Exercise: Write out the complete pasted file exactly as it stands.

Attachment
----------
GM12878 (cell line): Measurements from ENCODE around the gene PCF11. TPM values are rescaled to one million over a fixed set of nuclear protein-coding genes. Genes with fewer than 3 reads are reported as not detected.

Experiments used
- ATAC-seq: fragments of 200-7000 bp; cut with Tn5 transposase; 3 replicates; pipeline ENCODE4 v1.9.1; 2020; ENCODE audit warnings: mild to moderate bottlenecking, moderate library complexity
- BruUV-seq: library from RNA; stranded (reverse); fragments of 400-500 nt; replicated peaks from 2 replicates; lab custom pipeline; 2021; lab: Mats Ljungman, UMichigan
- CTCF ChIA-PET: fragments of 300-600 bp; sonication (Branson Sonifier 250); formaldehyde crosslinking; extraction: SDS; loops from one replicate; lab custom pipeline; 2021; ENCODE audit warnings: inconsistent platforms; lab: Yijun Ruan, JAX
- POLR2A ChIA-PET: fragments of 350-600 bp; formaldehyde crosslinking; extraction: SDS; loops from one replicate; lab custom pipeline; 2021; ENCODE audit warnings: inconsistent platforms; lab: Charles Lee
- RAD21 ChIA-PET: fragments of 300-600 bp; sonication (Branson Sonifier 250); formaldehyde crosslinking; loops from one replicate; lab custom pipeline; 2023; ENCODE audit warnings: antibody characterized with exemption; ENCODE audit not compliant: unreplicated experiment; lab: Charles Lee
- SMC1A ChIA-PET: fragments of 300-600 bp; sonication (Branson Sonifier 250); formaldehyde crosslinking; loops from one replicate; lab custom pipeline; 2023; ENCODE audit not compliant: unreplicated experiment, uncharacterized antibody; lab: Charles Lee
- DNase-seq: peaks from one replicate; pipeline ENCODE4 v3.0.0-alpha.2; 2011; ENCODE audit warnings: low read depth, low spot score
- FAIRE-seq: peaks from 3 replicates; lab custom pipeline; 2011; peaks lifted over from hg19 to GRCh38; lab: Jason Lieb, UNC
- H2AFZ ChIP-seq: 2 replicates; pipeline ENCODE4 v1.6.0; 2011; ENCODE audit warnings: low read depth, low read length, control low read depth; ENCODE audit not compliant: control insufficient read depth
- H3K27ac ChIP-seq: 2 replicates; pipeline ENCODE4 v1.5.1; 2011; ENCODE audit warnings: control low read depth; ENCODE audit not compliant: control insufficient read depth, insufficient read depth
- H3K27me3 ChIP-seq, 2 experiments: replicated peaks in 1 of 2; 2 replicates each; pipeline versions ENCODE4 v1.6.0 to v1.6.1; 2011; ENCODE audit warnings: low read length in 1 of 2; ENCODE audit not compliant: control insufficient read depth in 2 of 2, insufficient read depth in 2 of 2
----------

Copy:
GM12878 (cell line): Measurements from ENCODE around the gene PCF11. TPM values are rescaled to one million over a fixed set of nuclear protein-coding genes. Genes with fewer than 3 reads are reported as not detected.

Experiments used
- ATAC-seq: fragments of 200-7000 bp; cut with Tn5 transposase; 3 replicates; pipeline ENCODE4 v1.9.1; 2020; ENCODE audit warnings: mild to moderate bottlenecking, moderate library complexity
- BruUV-seq: library from RNA; stranded (reverse); fragments of 400-500 nt; replicated peaks from 2 replicates; lab custom pipeline; 2021; lab: Mats Ljungman, UMichigan
- CTCF ChIA-PET: fragments of 300-600 bp; sonication (Branson Sonifier 250); formaldehyde crosslinking; extraction: SDS; loops from one replicate; lab custom pipeline; 2021; ENCODE audit warnings: inconsistent platforms; lab: Yijun Ruan, JAX
- POLR2A ChIA-PET: fragments of 350-600 bp; formaldehyde crosslinking; extraction: SDS; loops from one replicate; lab custom pipeline; 2021; ENCODE audit warnings: inconsistent platforms; lab: Charles Lee
- RAD21 ChIA-PET: fragments of 300-600 bp; sonication (Branson Sonifier 250); formaldehyde crosslinking; loops from one replicate; lab custom pipeline; 2023; ENCODE audit warnings: antibody characterized with exemption; ENCODE audit not compliant: unreplicated experiment; lab: Charles Lee
- SMC1A ChIA-PET: fragments of 300-600 bp; sonication (Branson Sonifier 250); formaldehyde crosslinking; loops from one replicate; lab custom pipeline; 2023; ENCODE audit not compliant: unreplicated experiment, uncharacterized antibody; lab: Charles Lee
- DNase-seq: peaks from one replicate; pipeline ENCODE4 v3.0.0-alpha.2; 2011; ENCODE audit warnings: low read depth, low spot score
- FAIRE-seq: peaks from 3 replicates; lab custom pipeline; 2011; peaks lifted over from hg19 to GRCh38; lab: Jason Lieb, UNC
- H2AFZ ChIP-seq: 2 replicates; pipeline ENCODE4 v1.6.0; 2011; ENCODE audit warnings: low read depth, low read length, control low read depth; ENCODE audit not compliant: control insufficient read depth
- H3K27ac ChIP-seq: 2 replicates; pipeline ENCODE4 v1.5.1; 2011; ENCODE audit warnings: control low read depth; ENCODE audit not compliant: control insufficient read depth, insufficient read depth
- H3K27me3 ChIP-seq, 2 experiments: replicated peaks in 1 of 2; 2 replicates each; pipeline versions ENCODE4 v1.6.0 to v1.6.1; 2011; ENCODE audit warnings: low read length in 1 of 2; ENCODE audit not compliant: control insufficient read depth in 2 of 2, insufficient read depth in 2 of 2